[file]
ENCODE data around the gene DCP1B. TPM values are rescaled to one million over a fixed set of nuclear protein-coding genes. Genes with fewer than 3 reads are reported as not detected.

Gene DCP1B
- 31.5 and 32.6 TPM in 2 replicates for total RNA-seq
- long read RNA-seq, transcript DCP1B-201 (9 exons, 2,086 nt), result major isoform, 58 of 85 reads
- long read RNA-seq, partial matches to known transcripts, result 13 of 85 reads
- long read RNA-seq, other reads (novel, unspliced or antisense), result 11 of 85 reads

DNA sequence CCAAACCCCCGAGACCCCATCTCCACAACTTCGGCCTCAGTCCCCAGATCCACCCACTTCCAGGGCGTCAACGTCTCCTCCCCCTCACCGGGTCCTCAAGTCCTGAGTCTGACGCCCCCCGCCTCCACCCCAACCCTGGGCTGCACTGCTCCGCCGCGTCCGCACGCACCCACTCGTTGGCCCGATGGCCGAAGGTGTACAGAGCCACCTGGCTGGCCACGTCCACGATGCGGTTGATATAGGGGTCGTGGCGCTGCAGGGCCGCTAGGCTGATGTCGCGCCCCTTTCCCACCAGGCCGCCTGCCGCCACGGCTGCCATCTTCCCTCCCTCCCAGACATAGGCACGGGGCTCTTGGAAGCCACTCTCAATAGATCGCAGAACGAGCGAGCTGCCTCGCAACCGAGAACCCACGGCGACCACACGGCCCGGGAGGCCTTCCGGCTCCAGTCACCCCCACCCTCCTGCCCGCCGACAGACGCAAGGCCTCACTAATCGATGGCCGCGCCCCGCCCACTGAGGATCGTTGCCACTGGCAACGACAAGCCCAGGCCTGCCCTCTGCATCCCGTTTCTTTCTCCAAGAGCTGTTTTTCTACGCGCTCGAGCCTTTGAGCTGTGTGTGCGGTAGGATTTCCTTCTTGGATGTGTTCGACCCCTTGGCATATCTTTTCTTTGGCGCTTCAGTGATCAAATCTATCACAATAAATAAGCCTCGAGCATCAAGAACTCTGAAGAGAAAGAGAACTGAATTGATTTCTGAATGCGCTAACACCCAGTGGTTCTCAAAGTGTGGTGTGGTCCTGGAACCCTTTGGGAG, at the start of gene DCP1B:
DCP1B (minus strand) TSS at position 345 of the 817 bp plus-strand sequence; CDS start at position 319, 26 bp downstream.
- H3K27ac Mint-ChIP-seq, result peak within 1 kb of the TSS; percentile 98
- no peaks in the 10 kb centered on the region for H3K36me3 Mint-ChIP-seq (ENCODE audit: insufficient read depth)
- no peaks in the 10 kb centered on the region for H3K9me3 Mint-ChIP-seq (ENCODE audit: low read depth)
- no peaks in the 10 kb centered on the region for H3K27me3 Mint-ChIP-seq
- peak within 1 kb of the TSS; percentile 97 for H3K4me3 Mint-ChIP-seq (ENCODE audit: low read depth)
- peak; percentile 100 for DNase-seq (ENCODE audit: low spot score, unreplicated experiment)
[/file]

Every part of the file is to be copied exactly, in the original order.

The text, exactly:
ENCODE data around the gene DCP1B. TPM values are rescaled to one million over a fixed set of nuclear protein-coding genes. Genes with fewer than 3 reads are reported as not detected.

Gene DCP1B
- 31.5 and 32.6 TPM in 2 replicates for total RNA-seq
- long read RNA-seq, transcript DCP1B-201 (9 exons, 2,086 nt), result major isoform, 58 of 85 reads
- long read RNA-seq, partial matches to known transcripts, result 13 of 85 reads
- long read RNA-seq, other reads (novel, unspliced or antisense), result 11 of 85 reads

DNA sequence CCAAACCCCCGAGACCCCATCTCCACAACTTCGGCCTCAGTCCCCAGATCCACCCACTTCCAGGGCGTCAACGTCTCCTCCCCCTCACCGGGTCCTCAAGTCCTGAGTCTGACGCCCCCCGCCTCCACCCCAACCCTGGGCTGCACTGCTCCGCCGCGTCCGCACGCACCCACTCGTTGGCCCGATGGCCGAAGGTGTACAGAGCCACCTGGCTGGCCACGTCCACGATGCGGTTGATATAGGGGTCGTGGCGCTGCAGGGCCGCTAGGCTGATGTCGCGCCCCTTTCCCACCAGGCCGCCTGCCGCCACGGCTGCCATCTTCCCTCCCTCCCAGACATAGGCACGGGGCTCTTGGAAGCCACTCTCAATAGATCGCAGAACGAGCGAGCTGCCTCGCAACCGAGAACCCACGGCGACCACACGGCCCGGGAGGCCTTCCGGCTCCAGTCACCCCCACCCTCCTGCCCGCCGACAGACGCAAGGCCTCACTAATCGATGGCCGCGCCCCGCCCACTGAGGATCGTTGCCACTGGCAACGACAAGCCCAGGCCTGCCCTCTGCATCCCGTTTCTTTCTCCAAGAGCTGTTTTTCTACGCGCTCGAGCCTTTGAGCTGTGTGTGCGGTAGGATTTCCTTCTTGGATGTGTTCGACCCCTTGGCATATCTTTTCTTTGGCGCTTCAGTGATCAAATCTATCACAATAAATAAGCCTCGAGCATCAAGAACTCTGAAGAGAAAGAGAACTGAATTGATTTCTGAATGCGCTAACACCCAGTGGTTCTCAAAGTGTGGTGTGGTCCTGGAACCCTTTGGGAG, at the start of gene DCP1B:
DCP1B (minus strand) TSS at position 345 of the 817 bp plus-strand sequence; CDS start at position 319, 26 bp downstream.
- H3K27ac Mint-ChIP-seq, result peak within 1 kb of the TSS; percentile 98
- no peaks in the 10 kb centered on the region for H3K36me3 Mint-ChIP-seq (ENCODE audit: insufficient read depth)
- no peaks in the 10 kb centered on the region for H3K9me3 Mint-ChIP-seq (ENCODE audit: low read depth)
- no peaks in the 10 kb centered on the region for H3K27me3 Mint-ChIP-seq
- peak within 1 kb of the TSS; percentile 97 for H3K4me3 Mint-ChIP-seq (ENCODE audit: low read depth)
- peak; percentile 100 for DNase-seq (ENCODE audit: low spot score, unreplicated experiment)